Bil’s rating (out of 5): B.
USA, 1986. Warner Bros.. Screenplay by Becky Johnston. Cinematography by Michael Ballhaus. Produced by Robert Cavallo, Steven Fargnoli, Joseph Ruffalo. Music by Prince and the Revolution. Production Design by Richard Sylbert. Costume Design by Marie France. Film Editing by Éva Gárdos, Rebecca Ross.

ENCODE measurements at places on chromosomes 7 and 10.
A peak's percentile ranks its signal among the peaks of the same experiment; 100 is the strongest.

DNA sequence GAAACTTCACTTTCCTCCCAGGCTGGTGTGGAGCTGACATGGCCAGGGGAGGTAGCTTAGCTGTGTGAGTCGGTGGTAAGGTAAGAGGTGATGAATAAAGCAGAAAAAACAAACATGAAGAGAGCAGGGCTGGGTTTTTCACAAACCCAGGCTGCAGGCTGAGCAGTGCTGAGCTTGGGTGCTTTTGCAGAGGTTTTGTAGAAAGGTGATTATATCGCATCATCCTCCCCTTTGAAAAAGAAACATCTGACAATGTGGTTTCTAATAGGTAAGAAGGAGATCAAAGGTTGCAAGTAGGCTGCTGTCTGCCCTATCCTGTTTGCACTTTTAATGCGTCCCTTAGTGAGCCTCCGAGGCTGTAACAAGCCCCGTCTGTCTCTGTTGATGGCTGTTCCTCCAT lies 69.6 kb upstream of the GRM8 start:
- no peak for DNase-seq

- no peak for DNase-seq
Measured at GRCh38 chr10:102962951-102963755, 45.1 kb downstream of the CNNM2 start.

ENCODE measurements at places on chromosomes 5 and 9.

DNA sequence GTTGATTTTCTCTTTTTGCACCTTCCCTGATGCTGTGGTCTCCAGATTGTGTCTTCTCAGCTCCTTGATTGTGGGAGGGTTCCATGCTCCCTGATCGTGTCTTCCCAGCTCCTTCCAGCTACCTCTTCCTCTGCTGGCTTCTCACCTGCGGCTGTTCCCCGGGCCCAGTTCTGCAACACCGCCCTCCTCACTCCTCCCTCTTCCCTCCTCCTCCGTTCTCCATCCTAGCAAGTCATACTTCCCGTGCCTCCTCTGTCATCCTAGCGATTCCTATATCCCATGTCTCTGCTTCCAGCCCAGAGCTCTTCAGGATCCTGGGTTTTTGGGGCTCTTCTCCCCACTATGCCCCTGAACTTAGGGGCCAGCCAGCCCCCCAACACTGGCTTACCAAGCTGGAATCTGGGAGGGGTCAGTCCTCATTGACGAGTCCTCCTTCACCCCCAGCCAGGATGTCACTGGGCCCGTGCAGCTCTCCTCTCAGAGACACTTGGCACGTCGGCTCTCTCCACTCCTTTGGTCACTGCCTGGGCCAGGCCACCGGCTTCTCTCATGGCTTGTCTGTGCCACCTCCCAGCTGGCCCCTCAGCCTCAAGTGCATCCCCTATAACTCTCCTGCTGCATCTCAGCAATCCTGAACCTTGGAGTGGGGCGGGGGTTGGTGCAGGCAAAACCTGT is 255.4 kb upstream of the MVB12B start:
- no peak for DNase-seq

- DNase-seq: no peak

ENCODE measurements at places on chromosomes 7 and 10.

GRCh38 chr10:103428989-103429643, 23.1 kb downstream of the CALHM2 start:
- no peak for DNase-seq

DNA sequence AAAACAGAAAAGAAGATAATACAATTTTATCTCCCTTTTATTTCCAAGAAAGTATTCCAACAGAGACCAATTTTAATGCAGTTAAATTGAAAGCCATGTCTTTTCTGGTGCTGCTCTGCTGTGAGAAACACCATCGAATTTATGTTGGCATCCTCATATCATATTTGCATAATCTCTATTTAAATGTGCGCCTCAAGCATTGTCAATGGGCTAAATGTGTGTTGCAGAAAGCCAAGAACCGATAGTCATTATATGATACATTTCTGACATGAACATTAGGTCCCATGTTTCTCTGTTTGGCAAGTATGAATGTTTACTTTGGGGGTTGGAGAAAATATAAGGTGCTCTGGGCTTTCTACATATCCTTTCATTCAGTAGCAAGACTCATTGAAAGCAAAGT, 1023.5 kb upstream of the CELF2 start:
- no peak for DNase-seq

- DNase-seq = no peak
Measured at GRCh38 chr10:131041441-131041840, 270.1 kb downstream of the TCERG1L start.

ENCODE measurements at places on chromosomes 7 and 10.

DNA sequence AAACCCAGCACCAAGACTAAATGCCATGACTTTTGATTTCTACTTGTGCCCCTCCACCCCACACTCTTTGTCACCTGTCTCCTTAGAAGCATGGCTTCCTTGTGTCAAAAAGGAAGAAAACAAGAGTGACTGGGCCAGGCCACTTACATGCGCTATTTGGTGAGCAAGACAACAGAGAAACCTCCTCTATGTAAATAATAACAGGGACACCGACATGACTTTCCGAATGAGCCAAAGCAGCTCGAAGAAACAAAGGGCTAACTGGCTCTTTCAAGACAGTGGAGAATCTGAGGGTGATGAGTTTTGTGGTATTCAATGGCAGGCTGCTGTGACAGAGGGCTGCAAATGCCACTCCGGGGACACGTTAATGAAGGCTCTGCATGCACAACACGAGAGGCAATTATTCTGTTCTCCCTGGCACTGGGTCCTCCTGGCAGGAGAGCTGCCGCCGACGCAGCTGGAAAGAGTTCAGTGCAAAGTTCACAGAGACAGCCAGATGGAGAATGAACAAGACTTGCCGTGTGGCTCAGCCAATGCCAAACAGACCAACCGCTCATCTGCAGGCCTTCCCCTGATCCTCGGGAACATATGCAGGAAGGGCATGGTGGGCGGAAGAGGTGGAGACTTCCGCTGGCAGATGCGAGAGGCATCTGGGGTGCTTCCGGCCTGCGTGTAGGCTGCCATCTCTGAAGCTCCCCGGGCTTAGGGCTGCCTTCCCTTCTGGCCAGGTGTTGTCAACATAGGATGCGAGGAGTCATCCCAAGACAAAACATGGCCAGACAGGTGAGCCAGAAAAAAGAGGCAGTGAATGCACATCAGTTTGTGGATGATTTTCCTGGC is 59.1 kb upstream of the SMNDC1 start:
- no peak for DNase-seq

The success of Purple Rain, which included an Oscar for its star and composer Prince, is followed by a project in which he takes over as director as well as lead. It’s an empty-headed mess about two gigolos living on the Riviera (Jerome Benton being the other one) who see dollar signs when a wealthy heiress (Kristin Scott Thomas) is thrown a birthday party by her billionaire father (Steven Berkoff). Both men pursue the young lady but it’s Prince who captures her heart, the two of them going on long drives and making love in grottos (that always have a convenient store of candles ready to be lit all around them), stretching about five minutes worth of story over 100 excruciating minutes of screen time. What Prince does best he does too little, his wonderful music filling the soundtrack but only actually performing songs on film a few times, and that’s a shame. Busting out his dance moves at a nightclub shows the razor-sharp perfection of his talent, an energy that is focused and powerful, while as an actor and director he is merely assembling a loose collection of moments that see him play-acting bits of movies he probably loved watching as a kid. By the time you get to the scene where he chases Scott Thomas to the airport, a tribute to Casablanca in which they are both dressed like Ingrid Bergman, it’s confirmed that you are watching lazy pastiche that feels like a very long perfume commercial. Shot in silky black and white but with little else to offer, this is an unfortunate waste of everyone’s time, but Scott Thomas is already showing great command of herself from the beginning of her marvelous career.